Monday, August 31, 2009

The Martian Chronicles

Percival Lowell was born in Boston in 1855, son of one of New England’s wealthiest and most distinguished families. His early career was absorbed in literature (his sister Amy Lowell became a famous poet) and Far Eastern travel. He became a diplomat, serving as counselor and foreign secretary to the Korean Special Mission to the United States. But in the 1890s, he read a translation of an 1877 book by Giovanni Schiaparelli, the same Italian astronomer who had concluded that Mercury’s rotation was synchronized with its orbit. Reporting his observations of the surface of Mars, Schiaparelli mentioned having discovered canali.
The word, which means nothing more than “channels” in Italian, was mistranslated as “canals” in what Lowell read, and the budding astronomer, already charmed by exotic places, set off in quest of the most exotic of all: Mars—and whatever race of beings had excavated canals upon it.
Lowell dedicated his considerable family fortune to
the study of the planet Mars. He built a private observatory in Flagstaff, Arizona, and, after years of observation, published Mars and Its Canals in 1906. Noting that the canal network underwent seasonal changes, growing darker in the summer, Lowell theorized that technologically sophisticated beings had created the canals to transport crop irrigation water from the Martian polar ice caps. In 1924, astronomers searched for radio signals from the planet (using a technique that anticipated the current search for radio signals from the universe), but to no avail. Yet the idea of intelligent life on Mars was so ingrained in the public imagination that, on October 30, 1938, Orson Welles’s celebrated radio adaptation of H. G. Wells’s 1898 science fiction novel about an invasion from Mars, War of the Worlds, triggered national panic. A variety of space probes have now yielded very high resolution images of Mars, revealing the apparent canals as natural features, such as craters and canyons. While it is true that Mars undergoes seasonal changes, the ice caps consist of a combination of frozen carbon dioxide and water.

Mars: “That Looks Like New Mexico!”

Those of us who were glued to our television sets when NASA shared images of the Martian surface produced by the Mars Pathfinder probe were struck by the resemblance of the landscape to the earth. Even the vivid red coloring of the rocky soil seems familiar to anyone who has been to parts of Australia or even the state of Georgia—though the general landscape, apart from its color, more closely resembles desert New Mexico.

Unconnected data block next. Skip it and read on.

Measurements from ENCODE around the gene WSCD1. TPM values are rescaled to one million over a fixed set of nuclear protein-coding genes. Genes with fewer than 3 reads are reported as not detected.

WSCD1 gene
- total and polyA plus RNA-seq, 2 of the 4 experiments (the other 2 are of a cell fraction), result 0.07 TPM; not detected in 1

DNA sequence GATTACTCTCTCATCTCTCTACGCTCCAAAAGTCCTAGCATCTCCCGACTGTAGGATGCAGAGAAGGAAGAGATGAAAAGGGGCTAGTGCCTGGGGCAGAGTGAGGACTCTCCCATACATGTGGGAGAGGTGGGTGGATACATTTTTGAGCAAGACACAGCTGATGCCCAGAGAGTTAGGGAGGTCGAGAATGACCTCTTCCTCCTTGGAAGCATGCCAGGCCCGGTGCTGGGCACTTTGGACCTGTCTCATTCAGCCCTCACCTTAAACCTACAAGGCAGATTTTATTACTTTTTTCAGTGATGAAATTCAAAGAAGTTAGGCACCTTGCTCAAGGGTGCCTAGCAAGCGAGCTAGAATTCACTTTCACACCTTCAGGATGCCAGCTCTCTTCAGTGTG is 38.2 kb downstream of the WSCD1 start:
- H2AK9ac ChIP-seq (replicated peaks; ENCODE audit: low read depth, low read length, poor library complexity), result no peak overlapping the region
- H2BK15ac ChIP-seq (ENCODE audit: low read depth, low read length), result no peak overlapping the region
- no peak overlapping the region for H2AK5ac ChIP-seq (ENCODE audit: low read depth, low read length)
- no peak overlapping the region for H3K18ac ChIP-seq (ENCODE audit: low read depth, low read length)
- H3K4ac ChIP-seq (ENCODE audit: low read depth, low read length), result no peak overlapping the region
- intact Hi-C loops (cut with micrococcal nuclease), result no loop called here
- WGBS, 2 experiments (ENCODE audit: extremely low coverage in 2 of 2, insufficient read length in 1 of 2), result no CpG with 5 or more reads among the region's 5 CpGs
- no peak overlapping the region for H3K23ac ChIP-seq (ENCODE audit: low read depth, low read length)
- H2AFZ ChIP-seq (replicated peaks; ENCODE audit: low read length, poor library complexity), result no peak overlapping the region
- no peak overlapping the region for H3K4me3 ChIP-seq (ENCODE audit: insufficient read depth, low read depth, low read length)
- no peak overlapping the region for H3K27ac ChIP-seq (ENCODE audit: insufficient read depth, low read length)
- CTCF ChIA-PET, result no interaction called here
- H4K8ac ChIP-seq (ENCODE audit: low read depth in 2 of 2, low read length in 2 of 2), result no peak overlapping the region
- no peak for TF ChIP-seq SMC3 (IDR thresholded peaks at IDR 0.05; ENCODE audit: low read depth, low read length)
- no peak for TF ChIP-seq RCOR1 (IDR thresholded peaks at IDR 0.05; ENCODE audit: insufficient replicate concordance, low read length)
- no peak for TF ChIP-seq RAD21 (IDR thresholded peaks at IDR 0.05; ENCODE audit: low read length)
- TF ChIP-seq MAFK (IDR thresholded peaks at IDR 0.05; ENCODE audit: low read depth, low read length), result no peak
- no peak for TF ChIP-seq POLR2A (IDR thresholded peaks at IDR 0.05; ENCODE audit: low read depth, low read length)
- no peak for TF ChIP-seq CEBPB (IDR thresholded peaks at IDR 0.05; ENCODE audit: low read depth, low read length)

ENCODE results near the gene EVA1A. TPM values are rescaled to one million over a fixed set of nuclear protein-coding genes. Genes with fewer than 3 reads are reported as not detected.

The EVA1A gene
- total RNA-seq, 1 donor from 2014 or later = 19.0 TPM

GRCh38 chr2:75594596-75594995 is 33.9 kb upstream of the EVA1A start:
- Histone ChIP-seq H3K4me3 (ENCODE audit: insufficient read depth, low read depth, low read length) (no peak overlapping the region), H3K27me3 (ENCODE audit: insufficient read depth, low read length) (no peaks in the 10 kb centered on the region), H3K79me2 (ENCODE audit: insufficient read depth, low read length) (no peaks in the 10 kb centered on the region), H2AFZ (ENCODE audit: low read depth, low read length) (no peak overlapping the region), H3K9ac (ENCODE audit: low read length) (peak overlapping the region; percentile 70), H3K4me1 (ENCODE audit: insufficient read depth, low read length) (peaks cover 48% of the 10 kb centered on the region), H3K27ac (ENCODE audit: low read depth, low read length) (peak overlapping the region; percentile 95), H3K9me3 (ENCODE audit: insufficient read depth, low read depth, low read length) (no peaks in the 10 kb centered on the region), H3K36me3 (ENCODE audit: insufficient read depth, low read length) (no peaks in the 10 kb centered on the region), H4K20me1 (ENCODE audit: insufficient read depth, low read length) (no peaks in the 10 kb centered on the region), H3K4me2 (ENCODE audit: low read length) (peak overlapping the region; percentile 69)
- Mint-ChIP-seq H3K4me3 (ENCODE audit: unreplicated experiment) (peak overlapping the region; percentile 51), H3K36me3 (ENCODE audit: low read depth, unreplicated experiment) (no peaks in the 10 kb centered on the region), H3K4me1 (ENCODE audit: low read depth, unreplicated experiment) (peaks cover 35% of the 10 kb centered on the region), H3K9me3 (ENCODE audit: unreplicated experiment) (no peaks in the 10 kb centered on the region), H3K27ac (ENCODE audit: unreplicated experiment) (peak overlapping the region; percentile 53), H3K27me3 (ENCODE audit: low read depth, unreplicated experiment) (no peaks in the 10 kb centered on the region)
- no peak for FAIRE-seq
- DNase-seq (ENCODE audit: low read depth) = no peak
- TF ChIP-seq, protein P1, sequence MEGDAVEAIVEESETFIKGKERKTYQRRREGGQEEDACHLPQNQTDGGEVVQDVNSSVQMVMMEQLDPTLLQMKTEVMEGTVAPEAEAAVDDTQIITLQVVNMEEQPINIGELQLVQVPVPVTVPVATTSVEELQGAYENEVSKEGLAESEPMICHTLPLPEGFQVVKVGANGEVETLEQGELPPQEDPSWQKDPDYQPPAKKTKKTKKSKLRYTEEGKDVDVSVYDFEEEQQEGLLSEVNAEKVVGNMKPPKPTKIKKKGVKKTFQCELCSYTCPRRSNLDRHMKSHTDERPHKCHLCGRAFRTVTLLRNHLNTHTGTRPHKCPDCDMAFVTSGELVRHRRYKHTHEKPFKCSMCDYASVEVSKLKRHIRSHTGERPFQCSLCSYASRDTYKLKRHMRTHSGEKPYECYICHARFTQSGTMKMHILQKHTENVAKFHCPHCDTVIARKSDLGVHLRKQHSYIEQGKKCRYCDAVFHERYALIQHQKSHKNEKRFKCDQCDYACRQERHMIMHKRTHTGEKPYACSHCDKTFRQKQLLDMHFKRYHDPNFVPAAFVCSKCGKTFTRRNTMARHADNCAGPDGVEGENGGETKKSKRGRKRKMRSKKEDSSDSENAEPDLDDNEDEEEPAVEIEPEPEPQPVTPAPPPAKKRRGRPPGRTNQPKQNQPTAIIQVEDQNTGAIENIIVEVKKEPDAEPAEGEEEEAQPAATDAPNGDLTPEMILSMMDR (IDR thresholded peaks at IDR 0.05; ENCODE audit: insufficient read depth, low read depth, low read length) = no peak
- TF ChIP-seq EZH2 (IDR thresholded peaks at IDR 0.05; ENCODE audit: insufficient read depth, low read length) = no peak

In contrast to Mercury and Venus, which are barely inclined on their axes (in fact, their axes are almost perpendicular to their orbital planes), Mars is inclined at an angle of 25.2 degrees—quite close to the earth’s inclination of 23.5 degrees. And that’s only one similarity. While Mercury and Venus move in ways very different from the earth, Mars moves through space in ways that should seem quite familiar to us. It rotates on its axis once in every 24.6 hours—a little more than an Earth day—and because it is inclined much as the earth is, it also experiences familiar seasonal cycles.
The peculiarities of Mercury and Venus make Mars look more similar to the earth than it really is. Generations have looked to the red planet as a kind of solar system brother, partly believing, partly wishing, partly fearing that life might be found there. But the fact is that life as it exists on Earth cannot exist on the other terrestrial planets.

The Earth: Just Right

In our march through the terrestrial planets, the next logical stop would be Earth. We have mentioned some of the unique aspects of our home planet in earlier chapters, and will mention more in the course of the book. In particular, we will look at the earth as a home to life when we discuss the search for life elsewhere in the Milky Way. But let’s take a brief moment to think of the earth as just another one of the terrestrial planets. The earth is almost the same size as Venus, and has a rotational period and inclination on its axis almost identical to Mars. How is it, then, that the earth is apparently the only one of these three planets to support life?
As in real estate, it comes down to three things: location, location, and location. The earth is far enough from the sun that it has not experienced the runaway greenhouse effect of Venus. It is close enough to the sun to maintain a surface temperature that allows for liquid water, and massive enough to hold onto its atmosphere. The molten rock in the mantle layer above its core keeps the crust of the earth in motion (called plate tectonics), and the rotation of this charged material has generated a magnetic field that absorbs and holds on to charged particles that escape from the sun in the solar wind.
These conditions have created an environment in which life has gotten a foothold and flourished. And life has acquired enough diversity that the occasional setback (like the asteroid that struck the earth some 65 million years ago) may change the course of evolution of life on the planet, but has not yet wiped it out. Our home planet is truly remarkable, and remarkably balanced. The more we learn about our terrestrial neighbors, the more we should appreciate the delicate balance that supports life on Earth.